END OF PLOT SPOILERS

This is where Tessa Hadley lost me and yet I continued in the hope that Cora’s promising storyline, a forlorn librarian leaving London for Cardiff and to the house she has inherited where she hears her estranged husband has gone missing, sounded really promising. But sadly, and fear not I am not going to spoil any plots of go on about why, this again started interestingly enough before swiftly alienating me as much as the first novella did. Again threads of storyline got picked up and thrown away, characters remained one dimensional, self-obsessed, a bit smug and all in all dislikeable. I know some dislikeable characters can be brilliant in novels, not these ones though. In fact I really shouldn’t have read to the end of Cora’s story because it made me even more annoyed with its triteness.

Naturally I wouldn’t want to put anyone off reading ‘The London Train’ if it’s a book they really think they want to give a whirl, its certainly won over the judges of this years Orange Prize it just completely lost me. The writing was good, but sometimes that’s not enough, it doesn’t matter what revelations come at the end of a book or that there could be some promise just around the corner if an author alienates and looses its reader then it doesn’t really reach its target, and sadly it missed me by a mile or several of train line. 3.5/10

This book was kindly sent by the publisher.

Like I said there is clearly an audience for this book as before The Orange Longlist 2011 was announced (and reading the whole list from cover to cover as a challenge to myself was the main reason I persevered to the last line with this book) people were saying this would be on the list, and I have seen some rave reviews here and there, plus it got long listed by the judges as I mentioned so they must have all liked it in some way. The fact it got long listed and ‘Mr Chartwell’ didn’t is rather a travesty in my personal, and I happily admit often wrong, opinion. Is it my fault for persevering? Should I have just given up on it and moved on? Why do we have an ingrained gene to finish a book we start? Has anyone else read this or another Tessa Hadley and what did you think?

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Filed under Jonathan Cape Publishers, Orange Prize, Random House Publishing, Review, Tessa Hadley

I’m Back… If Briefly…

I thought you would like a little update and so I wanted to say ‘hello, I am back’ but sadly its not for long as I have another two operations to go before things even start to get back to getting back to normal and other procedures and things start. Plus there are several appointments in and out of doctors and specialist consultants in the offing. Around all that I will be able to comment and get to have a wander around other book blogs and the like. I will of course pop a note on the top of the homepage when I go in for any length of time again (the next of which is the 7th of April) though did it stop you from noticing the posts below it out of interest? It does feel a little like my hospital bed is always waiting for my return at the moment…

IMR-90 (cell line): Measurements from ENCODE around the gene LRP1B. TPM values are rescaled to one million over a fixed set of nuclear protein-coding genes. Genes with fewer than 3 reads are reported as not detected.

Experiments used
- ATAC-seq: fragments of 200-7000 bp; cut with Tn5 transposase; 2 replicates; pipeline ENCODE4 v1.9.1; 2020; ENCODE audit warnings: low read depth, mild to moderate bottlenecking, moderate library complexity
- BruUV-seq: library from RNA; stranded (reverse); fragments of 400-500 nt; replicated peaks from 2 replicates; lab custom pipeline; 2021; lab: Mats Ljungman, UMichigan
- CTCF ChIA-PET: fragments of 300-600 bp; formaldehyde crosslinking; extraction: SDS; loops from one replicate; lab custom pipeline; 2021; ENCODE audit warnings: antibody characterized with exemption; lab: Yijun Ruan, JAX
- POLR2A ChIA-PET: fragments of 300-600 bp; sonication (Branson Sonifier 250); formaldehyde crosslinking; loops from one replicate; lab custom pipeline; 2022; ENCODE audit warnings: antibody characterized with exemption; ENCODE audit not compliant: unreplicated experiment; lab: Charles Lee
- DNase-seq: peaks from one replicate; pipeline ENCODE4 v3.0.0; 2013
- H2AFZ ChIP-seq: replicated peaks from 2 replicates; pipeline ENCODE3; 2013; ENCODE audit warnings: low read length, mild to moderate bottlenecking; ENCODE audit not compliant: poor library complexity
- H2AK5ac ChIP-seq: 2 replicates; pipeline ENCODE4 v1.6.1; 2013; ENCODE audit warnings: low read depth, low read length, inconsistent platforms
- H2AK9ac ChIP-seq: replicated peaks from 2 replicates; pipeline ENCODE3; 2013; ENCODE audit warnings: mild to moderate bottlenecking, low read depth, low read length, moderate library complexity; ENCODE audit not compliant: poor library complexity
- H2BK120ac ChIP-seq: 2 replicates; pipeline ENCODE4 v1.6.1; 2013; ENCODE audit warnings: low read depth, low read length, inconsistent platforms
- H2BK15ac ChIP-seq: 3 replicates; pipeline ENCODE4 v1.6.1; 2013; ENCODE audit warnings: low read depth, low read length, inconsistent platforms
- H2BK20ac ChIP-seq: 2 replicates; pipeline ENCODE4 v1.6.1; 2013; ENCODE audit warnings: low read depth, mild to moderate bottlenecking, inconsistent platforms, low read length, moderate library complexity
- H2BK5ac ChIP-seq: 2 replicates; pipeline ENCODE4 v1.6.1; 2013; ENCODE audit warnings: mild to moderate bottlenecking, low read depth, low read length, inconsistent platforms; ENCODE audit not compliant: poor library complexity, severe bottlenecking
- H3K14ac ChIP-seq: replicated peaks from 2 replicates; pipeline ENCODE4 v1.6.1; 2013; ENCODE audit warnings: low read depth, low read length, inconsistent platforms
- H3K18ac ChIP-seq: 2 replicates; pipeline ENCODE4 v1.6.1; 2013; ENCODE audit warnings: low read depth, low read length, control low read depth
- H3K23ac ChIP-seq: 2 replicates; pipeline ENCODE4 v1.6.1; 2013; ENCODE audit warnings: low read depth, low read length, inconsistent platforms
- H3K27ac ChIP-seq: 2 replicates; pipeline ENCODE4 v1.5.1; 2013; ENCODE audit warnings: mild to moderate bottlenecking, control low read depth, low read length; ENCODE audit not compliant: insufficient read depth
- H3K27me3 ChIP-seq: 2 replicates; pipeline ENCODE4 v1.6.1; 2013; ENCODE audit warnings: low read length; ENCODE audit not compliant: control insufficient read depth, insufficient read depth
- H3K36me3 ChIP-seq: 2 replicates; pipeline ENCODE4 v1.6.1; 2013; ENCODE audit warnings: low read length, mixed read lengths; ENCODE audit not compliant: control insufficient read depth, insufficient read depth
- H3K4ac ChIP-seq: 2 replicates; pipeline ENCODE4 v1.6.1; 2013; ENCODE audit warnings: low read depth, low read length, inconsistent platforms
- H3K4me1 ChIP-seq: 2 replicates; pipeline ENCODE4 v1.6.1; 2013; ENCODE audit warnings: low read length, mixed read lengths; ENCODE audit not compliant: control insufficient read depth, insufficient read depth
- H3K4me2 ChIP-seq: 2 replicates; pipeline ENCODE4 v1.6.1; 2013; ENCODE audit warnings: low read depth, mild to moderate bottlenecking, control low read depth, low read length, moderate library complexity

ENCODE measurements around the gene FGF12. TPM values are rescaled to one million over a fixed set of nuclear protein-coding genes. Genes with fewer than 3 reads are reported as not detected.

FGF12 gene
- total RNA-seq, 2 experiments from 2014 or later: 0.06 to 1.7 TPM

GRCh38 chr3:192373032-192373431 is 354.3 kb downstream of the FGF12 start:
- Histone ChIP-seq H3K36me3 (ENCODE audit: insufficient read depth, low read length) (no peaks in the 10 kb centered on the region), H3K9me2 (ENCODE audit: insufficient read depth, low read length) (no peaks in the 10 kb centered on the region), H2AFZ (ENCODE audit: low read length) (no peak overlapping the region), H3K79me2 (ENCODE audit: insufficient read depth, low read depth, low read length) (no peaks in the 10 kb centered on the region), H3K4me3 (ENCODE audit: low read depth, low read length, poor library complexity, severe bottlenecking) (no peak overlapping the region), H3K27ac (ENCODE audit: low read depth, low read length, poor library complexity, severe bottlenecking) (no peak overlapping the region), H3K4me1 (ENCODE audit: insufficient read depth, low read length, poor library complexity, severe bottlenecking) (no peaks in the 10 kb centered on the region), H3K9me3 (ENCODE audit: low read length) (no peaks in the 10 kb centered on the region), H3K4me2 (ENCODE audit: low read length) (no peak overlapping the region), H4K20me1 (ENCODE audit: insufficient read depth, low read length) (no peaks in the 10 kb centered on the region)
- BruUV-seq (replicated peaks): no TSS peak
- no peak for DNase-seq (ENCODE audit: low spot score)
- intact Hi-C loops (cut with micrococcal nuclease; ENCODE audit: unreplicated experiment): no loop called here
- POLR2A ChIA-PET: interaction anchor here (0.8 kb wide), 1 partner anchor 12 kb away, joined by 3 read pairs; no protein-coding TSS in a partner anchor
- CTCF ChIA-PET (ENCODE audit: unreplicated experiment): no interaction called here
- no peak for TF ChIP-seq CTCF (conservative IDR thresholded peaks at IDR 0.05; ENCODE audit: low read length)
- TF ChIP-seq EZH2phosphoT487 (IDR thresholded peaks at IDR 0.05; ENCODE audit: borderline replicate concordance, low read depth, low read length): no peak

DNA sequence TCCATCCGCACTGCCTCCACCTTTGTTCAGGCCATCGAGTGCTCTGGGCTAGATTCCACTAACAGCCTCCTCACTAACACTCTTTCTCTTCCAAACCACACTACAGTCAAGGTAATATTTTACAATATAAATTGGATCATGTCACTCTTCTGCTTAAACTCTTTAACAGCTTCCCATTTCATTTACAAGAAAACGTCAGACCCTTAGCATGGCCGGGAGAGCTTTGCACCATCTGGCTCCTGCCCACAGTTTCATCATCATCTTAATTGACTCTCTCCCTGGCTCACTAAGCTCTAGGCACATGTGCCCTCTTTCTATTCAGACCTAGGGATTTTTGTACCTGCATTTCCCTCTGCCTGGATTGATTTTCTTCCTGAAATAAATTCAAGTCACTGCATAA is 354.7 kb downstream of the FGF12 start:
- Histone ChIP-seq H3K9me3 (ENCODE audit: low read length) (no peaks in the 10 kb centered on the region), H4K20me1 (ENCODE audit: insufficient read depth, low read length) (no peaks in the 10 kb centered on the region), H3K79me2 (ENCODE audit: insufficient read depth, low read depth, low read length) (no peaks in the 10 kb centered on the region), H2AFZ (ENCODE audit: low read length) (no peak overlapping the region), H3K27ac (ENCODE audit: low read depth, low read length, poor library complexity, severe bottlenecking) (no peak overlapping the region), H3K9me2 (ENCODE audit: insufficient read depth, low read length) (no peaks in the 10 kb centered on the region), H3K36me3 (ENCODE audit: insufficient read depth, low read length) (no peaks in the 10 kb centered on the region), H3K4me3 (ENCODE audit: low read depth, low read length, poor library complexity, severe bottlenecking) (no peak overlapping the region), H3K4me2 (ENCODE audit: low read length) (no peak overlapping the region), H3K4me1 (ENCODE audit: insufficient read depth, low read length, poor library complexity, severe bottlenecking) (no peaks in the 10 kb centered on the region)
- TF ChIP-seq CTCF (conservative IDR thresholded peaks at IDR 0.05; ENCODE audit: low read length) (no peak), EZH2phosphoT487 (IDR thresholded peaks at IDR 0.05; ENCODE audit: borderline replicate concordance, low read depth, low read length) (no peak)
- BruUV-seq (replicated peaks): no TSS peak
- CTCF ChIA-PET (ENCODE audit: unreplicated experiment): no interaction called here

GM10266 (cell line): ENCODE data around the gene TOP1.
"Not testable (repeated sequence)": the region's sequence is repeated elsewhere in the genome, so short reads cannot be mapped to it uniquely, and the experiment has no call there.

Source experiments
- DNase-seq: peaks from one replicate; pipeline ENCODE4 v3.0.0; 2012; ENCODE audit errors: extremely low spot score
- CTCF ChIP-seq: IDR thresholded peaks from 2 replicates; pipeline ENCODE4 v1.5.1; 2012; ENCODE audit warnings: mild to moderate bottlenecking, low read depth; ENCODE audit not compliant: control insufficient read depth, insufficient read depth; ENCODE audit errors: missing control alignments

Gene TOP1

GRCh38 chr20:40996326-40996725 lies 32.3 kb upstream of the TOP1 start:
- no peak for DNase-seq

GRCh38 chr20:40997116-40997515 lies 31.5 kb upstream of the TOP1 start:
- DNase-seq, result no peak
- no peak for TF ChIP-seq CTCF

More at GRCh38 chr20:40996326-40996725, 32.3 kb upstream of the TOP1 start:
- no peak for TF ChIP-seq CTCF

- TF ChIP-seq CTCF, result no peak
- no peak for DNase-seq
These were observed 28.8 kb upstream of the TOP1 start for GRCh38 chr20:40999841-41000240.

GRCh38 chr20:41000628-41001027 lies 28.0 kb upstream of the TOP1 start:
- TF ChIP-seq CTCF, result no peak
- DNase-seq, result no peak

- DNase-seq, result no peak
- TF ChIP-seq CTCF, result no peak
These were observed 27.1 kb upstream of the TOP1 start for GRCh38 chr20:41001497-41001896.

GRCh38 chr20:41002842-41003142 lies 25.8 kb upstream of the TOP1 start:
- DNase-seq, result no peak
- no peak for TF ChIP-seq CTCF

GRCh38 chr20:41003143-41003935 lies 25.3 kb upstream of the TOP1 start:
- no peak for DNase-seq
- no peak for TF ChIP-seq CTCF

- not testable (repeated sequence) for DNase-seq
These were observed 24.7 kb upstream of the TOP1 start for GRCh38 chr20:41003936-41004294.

I do have a big thanks to say to you all before for all your Birthday wishes. All your support, and in some cases cards/parcels, which I have seen and received since I came out the hospital has meant the world to me and I am really thankful just so you know. I didn’t have the best birthday it has to be said, for one I was unconscious for most of it (and not of my own causing which might have made it more bearable), two I then had to have an emergency procedure when I woke up without any sedation – ouch, thirdly I had a really weird reaction (both physically and emotionally) to everything fourthly, and most traumatically, I haven’t had any birthday cake as I haven’t been allowed on solids since, until today actually. You might think all that put me in the bad mood that could cause the negative review coming later today, not the case as I read the book before I went in! With all of that all your positivity and well wishes have done me the world of good.